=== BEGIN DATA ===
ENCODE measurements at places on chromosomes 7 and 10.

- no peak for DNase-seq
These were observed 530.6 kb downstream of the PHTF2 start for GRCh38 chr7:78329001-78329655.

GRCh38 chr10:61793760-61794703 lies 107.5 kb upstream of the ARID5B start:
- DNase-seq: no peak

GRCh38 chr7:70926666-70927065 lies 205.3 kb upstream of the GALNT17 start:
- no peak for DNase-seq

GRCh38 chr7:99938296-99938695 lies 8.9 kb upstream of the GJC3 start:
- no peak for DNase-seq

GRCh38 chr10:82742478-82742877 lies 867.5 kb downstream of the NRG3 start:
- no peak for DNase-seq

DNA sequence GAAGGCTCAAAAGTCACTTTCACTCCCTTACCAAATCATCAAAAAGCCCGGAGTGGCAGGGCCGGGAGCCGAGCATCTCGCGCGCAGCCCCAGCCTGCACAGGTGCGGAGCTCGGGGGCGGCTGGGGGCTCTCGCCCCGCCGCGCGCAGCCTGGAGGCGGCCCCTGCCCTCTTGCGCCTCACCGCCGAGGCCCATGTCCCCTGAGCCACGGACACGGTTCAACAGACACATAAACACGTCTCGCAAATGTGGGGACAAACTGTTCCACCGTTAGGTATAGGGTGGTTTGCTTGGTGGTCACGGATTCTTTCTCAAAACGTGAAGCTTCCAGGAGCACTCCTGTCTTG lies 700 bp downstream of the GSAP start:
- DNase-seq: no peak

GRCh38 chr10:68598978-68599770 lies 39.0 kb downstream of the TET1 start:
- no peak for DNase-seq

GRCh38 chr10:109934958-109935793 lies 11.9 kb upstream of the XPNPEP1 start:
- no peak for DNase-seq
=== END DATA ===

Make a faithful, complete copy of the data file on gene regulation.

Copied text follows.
ENCODE measurements at places on chromosomes 7 and 10.

- no peak for DNase-seq
These were observed 530.6 kb downstream of the PHTF2 start for GRCh38 chr7:78329001-78329655.

GRCh38 chr10:61793760-61794703 lies 107.5 kb upstream of the ARID5B start:
- DNase-seq: no peak

GRCh38 chr7:70926666-70927065 lies 205.3 kb upstream of the GALNT17 start:
- no peak for DNase-seq

GRCh38 chr7:99938296-99938695 lies 8.9 kb upstream of the GJC3 start:
- no peak for DNase-seq

GRCh38 chr10:82742478-82742877 lies 867.5 kb downstream of the NRG3 start:
- no peak for DNase-seq

DNA sequence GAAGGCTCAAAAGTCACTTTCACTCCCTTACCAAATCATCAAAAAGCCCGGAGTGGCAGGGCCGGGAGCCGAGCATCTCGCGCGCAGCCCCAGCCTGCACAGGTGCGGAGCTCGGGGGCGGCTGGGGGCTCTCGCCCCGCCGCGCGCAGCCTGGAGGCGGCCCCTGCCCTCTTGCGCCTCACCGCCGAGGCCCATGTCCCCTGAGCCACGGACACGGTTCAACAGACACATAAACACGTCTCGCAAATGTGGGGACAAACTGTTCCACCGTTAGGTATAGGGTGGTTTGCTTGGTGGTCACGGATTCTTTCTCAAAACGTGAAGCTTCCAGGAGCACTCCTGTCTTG lies 700 bp downstream of the GSAP start:
- DNase-seq: no peak

GRCh38 chr10:68598978-68599770 lies 39.0 kb downstream of the TET1 start:
- no peak for DNase-seq

GRCh38 chr10:109934958-109935793 lies 11.9 kb upstream of the XPNPEP1 start:
- no peak for DNase-seq